Cutting humanitarian agencies to the bone leave them exposed, as well of course those they serve, at precisely the time when we need to have a strong, well-resourced aid system so that amidst political failures, we can at least save people’s lives and alleviate their suffering.

Meanwhile we have made remarkable strides in strengthening partnerships with development partners in contexts of forced displacement. The most common pattern, for example with the World Bank, is their increasing involvement with refugee responses through direct support to host governments, enabling them to include refugees in national programmes and sustaining host communities – until refugees can return home voluntarily, in safety, and with dignity. This is becoming quite substantial. OECD data highlight that in the two-year period 2020-2021, more than US$11 billion in development assistance from bilateral and multilateral banks has gone to refugee responses, in addition to funding to UN agencies and others through coordinated humanitarian appeals. I urge host countries to become involved in such programmes as they provide much needed and substantial complements to purely humanitarian responses.

We are also pursuing solutions to displacement wherever we can. I am pleased that resettlement increased again last year and am grateful to those countries playing an important role in this regard. I am also pleased to see more work being done on complementary pathways – like labour mobility programmes, scholarships, and other mechanisms that can bring solutions to refugees. I encourage all to do more in these areas.

Reducing statelessness has also been an area of progress, like in Kenya, for example, where President Ruto issued documentation confirming Kenyan nationality to members of the Pemba community who have lived in the country for years, enabling them to now become full members of Kenyan society.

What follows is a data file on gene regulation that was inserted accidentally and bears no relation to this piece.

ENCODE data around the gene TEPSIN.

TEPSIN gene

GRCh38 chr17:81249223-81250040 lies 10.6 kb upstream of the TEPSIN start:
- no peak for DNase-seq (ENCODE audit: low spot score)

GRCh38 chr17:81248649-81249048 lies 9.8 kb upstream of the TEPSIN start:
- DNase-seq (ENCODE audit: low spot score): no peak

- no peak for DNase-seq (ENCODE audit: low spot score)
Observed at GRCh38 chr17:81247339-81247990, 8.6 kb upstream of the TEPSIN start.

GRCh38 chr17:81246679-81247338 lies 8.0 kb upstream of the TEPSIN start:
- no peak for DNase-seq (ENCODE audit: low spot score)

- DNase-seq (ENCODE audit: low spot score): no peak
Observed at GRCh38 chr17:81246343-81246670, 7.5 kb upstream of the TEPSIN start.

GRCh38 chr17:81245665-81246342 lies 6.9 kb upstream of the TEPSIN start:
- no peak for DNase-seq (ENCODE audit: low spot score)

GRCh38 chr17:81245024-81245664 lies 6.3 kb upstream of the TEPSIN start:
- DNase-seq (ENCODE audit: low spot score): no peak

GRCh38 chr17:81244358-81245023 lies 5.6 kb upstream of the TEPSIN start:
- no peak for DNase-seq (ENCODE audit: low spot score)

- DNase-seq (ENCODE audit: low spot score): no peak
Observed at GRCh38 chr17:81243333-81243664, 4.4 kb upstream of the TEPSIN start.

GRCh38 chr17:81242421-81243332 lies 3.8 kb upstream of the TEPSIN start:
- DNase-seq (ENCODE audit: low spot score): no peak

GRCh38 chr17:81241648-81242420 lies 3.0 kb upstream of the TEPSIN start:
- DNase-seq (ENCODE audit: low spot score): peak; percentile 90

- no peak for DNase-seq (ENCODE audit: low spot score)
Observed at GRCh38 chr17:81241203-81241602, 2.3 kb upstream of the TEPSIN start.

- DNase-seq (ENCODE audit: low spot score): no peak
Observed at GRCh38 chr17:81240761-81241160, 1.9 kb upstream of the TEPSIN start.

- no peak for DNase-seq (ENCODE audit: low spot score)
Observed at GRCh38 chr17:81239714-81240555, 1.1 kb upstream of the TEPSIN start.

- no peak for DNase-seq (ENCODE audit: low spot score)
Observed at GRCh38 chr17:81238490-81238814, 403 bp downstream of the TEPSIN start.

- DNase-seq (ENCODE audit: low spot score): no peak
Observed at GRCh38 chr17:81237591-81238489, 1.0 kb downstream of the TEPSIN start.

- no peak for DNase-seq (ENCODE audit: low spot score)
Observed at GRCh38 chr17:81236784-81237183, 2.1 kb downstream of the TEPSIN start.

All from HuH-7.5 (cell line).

Inclusion remains a key priority with a number of countries, like Uganda, Colombia and Ecuador, for example. Kenya has also made a remarkable shift in its approach to dealing with refugees and has launched the ground-breaking Shirika Plan, which will shift the response from one of encampment to integrated settlements, bringing benefit to refugees and host communities. I appeal in the strongest of terms for international support to this critical plan, especially direct support to the Government of Kenya from bilateral and multilateral development donors.

We continue to also prioritise work in countries of origin. The Solutions Strategy for Afghan Refugees remains an important platform. Nearly 200,000 Afghan displaced people and around 20,000 refugees have returned in the past 18 months, including to priority areas for return and reintegration. While we continue to press, as part of wider UN efforts, for a reversal of the edicts of the de facto authorities restricting the rights and freedoms of women and girls, we are also trying to step up and provide even more support to Afghans in need, especially women and girls who have been at the receiving end of so much work and so many promises over 20 years and who cannot – especially now – be left to fend for themselves. I therefore hope that we will have better resourced and more flexible funding for humanitarian operations inside Afghanistan, as well as in countries hosting the largest number of Afghan refugees, especially Iran and Pakistan, with a special plea for Pakistan, as discussed with the Government, to deal with humanity with the current challenges represented by unregistered Afghan citizens in the country.